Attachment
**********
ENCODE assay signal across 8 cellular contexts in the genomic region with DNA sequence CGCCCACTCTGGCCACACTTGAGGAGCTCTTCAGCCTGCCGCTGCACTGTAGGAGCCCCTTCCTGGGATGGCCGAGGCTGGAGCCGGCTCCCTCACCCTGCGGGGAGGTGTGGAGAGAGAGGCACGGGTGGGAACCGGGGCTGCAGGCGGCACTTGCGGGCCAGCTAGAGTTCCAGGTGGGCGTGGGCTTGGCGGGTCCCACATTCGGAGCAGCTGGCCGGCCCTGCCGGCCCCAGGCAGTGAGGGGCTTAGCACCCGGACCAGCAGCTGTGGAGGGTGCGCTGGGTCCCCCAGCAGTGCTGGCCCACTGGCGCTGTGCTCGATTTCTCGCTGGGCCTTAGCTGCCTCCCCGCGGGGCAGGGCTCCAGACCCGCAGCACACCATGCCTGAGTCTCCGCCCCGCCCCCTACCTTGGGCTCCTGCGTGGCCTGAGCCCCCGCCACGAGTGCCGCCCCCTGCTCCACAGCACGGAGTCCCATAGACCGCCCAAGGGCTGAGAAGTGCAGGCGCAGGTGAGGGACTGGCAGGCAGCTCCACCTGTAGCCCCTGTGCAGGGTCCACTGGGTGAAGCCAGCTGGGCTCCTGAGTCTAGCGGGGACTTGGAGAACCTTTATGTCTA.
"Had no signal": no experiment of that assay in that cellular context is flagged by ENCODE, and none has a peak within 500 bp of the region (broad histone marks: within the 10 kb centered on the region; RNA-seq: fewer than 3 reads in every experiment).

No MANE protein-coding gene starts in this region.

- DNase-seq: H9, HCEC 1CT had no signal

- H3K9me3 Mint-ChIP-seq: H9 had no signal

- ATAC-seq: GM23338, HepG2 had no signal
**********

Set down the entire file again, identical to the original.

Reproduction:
ENCODE assay signal across 8 cellular contexts in the genomic region with DNA sequence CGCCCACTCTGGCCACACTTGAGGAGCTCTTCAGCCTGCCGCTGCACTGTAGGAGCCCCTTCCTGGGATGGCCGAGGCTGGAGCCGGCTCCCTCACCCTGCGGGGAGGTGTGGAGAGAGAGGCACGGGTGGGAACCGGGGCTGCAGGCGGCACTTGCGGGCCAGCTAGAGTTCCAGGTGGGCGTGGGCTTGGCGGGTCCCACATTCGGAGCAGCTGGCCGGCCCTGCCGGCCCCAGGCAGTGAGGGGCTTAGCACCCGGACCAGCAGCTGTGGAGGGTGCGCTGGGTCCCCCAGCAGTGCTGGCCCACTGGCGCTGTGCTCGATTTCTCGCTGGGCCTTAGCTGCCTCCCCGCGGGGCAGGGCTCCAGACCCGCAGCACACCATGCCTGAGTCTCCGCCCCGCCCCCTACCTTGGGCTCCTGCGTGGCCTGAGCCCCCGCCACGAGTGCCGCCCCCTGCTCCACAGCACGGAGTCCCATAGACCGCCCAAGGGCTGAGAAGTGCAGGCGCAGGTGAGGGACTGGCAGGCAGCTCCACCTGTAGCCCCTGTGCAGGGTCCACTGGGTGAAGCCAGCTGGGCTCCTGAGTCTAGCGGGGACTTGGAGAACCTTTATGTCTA.
"Had no signal": no experiment of that assay in that cellular context is flagged by ENCODE, and none has a peak within 500 bp of the region (broad histone marks: within the 10 kb centered on the region; RNA-seq: fewer than 3 reads in every experiment).

No MANE protein-coding gene starts in this region.

- DNase-seq: H9, HCEC 1CT had no signal

- H3K9me3 Mint-ChIP-seq: H9 had no signal

- ATAC-seq: GM23338, HepG2 had no signal